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California gas explosion leads to gas line concerns

Springfield City Utilities explains its ongoing efforts to assure its customers natural gas lines are safe.

September 13, 2010|Linda Russell | KY3 Reporter

SPRINGFIELD, Missouri — Could a natural gas line rupture like the one that leveled an entire California neighborhood happen here?  Springfield City Utilities explains its ongoing efforts to assure its customers natural gas lines are safe.

The San Bruno, California explosion sent a ball of fire hundreds of feet into the air, and a giant crater marks the spot where a gas pipe was blown out of the earth.

At least four people were killed, and nearly 50 homes destroyed.  It reminds us all of the possible dangers.  "Our first goal is to improve safety. If we see issues with safety, we'll put out recommendations immediately," says Christopher Hart of the National Transportation Safety Board.

"Something like this is very unusual, and it does capture everyone's attention," says CU Manager of Natural Gas Distribution Leonard Phillips.

Here in the Ozarks, City Utilities crews are walking the gas lines daily to make sure they're safe.  "This is called a flame ionization unit.  It will detect gas in as small amounts at 50 parts per million.  That's a leak that you probably wouldn't even smell," says CU gas leak investigator Rick Love.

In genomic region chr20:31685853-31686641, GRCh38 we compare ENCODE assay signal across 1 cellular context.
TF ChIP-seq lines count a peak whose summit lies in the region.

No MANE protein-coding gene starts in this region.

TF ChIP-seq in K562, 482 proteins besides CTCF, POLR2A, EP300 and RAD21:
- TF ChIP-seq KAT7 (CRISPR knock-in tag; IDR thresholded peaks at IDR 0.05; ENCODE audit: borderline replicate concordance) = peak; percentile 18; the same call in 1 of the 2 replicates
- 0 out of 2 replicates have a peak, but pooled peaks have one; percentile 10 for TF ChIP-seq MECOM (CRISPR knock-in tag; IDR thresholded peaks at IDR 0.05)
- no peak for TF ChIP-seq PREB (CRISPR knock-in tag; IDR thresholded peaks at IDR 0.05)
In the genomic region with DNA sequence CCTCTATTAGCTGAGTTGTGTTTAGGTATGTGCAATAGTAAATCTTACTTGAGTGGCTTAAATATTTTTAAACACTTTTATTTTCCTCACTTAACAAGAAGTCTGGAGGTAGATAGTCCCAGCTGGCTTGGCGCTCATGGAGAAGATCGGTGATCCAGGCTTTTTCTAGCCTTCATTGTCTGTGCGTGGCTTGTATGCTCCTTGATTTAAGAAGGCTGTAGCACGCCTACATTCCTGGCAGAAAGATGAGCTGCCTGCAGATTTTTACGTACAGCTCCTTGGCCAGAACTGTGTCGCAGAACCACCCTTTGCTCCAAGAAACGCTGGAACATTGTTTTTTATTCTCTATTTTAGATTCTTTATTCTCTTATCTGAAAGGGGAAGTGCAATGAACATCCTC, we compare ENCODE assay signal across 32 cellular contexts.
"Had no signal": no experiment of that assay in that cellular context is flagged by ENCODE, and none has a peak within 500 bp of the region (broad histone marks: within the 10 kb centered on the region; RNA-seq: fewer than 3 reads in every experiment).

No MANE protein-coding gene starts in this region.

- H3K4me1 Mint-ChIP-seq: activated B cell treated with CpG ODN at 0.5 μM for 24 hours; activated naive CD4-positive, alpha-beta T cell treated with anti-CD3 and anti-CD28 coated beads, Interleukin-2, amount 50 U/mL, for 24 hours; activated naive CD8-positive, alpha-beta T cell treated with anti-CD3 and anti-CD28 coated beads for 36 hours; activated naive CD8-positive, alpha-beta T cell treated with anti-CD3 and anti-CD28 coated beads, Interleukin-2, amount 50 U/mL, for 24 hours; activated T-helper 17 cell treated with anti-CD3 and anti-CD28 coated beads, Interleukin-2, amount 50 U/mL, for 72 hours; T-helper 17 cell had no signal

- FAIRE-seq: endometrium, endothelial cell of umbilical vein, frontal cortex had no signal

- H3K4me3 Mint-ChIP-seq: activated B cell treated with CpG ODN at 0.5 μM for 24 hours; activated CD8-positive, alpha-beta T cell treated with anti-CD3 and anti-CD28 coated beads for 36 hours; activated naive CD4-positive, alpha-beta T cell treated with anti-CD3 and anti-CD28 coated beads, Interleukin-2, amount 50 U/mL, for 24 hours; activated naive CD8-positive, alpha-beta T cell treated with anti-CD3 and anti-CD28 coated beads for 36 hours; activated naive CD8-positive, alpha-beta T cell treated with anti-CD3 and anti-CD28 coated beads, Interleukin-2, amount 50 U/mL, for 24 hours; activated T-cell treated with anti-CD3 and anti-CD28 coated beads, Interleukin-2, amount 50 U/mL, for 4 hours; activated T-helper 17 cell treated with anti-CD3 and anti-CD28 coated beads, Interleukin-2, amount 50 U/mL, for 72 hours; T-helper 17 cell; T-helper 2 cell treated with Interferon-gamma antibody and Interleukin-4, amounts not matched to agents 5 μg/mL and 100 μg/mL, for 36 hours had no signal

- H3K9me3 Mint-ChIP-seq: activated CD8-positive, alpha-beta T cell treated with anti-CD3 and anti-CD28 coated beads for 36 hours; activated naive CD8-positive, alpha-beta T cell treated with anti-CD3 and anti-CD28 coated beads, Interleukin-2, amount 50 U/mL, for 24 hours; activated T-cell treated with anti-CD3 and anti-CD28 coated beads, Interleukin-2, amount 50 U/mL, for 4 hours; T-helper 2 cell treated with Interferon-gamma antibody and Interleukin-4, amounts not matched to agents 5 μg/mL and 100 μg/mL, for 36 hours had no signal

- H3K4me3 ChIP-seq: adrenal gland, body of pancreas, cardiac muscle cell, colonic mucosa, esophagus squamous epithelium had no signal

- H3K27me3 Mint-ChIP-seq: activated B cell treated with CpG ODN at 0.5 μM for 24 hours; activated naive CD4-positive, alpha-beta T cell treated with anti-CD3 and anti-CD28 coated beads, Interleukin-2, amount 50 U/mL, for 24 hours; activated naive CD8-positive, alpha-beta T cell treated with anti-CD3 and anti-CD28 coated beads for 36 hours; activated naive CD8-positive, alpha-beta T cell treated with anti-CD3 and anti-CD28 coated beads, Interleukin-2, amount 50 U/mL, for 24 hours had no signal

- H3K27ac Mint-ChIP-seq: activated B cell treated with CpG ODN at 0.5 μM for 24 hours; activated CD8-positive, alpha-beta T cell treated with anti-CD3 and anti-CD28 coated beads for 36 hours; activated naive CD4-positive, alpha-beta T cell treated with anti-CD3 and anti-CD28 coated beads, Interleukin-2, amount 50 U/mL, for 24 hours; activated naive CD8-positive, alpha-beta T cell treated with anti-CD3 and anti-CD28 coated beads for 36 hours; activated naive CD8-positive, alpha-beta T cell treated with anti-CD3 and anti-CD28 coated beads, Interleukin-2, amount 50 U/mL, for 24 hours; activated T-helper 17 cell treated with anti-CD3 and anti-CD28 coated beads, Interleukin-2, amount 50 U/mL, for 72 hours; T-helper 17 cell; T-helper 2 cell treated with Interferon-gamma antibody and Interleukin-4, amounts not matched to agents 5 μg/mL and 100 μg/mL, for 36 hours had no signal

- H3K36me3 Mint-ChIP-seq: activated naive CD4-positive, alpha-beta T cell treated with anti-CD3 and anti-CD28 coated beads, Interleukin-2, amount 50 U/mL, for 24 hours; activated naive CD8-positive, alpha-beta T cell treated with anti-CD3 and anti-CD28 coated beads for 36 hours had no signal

Every pipe in the CU system gets checked out at least every three years.  "If I detect some gas, it would produce this noise," Love says.

Some lines are looked at every year, and in densely populated areas, like business districts, they're surveyed quarterly.  "We like to find leaks when they're small, before they become major leaks, and then we can repair them fairly quickly," says Phillips.

CU is updating it's system to prevent leaks.  In 2003, a rock pressing into an underground gas line caused an explosion that killed fairgrounds maintenance worker, Brad Murphy.
"We are replacing segments of pipe that are in that type of backfill. That's an ongoing process," says Phillips.  The replacement pace is six miles of gas line every year, with 55 miles to go.


While CU staff are taking steps to keep the lines safe, they also want to hear about any potential danger day or night.  "We do want people to call us if they detect an odor of gas, either inside or outside," says Phillips.

CU also does periodic internal inspections of the gas lines; the last one being three years ago and the next coming late next year.

If you are a CU customer and smell a natural gas odor, leave the area first and then call (417)863-9000.

 For more safety tips, visit the City Utilities website.

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